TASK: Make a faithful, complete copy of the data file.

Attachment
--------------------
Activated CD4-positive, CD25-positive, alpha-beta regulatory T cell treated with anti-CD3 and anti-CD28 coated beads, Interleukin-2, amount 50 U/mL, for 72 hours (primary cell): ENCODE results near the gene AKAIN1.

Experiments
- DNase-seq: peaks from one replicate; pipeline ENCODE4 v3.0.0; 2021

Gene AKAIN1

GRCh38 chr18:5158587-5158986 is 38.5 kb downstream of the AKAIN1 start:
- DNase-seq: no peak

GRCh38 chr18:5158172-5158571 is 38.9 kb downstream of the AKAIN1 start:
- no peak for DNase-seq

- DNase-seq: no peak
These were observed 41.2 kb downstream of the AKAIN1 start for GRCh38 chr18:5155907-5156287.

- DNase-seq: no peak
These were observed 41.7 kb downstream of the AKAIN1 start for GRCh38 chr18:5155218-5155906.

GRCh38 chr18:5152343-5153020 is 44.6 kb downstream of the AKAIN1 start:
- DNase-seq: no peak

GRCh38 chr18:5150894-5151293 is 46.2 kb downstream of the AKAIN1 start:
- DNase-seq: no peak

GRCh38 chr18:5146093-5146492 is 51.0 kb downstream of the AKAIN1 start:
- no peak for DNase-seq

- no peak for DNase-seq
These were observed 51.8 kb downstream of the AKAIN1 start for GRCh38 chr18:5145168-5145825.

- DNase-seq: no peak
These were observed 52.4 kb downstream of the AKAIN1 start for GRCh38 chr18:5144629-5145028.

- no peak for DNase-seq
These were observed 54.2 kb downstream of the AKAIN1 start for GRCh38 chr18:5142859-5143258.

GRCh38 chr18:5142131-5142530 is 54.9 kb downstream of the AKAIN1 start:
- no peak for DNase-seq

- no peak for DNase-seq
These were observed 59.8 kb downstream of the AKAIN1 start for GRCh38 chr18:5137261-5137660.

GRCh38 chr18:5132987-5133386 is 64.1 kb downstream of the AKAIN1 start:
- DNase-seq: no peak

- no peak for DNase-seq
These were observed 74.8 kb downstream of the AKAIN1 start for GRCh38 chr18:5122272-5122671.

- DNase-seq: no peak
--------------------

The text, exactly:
Activated CD4-positive, CD25-positive, alpha-beta regulatory T cell treated with anti-CD3 and anti-CD28 coated beads, Interleukin-2, amount 50 U/mL, for 72 hours (primary cell): ENCODE results near the gene AKAIN1.

Experiments
- DNase-seq: peaks from one replicate; pipeline ENCODE4 v3.0.0; 2021

Gene AKAIN1

GRCh38 chr18:5158587-5158986 is 38.5 kb downstream of the AKAIN1 start:
- DNase-seq: no peak

GRCh38 chr18:5158172-5158571 is 38.9 kb downstream of the AKAIN1 start:
- no peak for DNase-seq

- DNase-seq: no peak
These were observed 41.2 kb downstream of the AKAIN1 start for GRCh38 chr18:5155907-5156287.

- DNase-seq: no peak
These were observed 41.7 kb downstream of the AKAIN1 start for GRCh38 chr18:5155218-5155906.

GRCh38 chr18:5152343-5153020 is 44.6 kb downstream of the AKAIN1 start:
- DNase-seq: no peak

GRCh38 chr18:5150894-5151293 is 46.2 kb downstream of the AKAIN1 start:
- DNase-seq: no peak

GRCh38 chr18:5146093-5146492 is 51.0 kb downstream of the AKAIN1 start:
- no peak for DNase-seq

- no peak for DNase-seq
These were observed 51.8 kb downstream of the AKAIN1 start for GRCh38 chr18:5145168-5145825.

- DNase-seq: no peak
These were observed 52.4 kb downstream of the AKAIN1 start for GRCh38 chr18:5144629-5145028.

- no peak for DNase-seq
These were observed 54.2 kb downstream of the AKAIN1 start for GRCh38 chr18:5142859-5143258.

GRCh38 chr18:5142131-5142530 is 54.9 kb downstream of the AKAIN1 start:
- no peak for DNase-seq

- no peak for DNase-seq
These were observed 59.8 kb downstream of the AKAIN1 start for GRCh38 chr18:5137261-5137660.

GRCh38 chr18:5132987-5133386 is 64.1 kb downstream of the AKAIN1 start:
- DNase-seq: no peak

- no peak for DNase-seq
These were observed 74.8 kb downstream of the AKAIN1 start for GRCh38 chr18:5122272-5122671.

- DNase-seq: no peak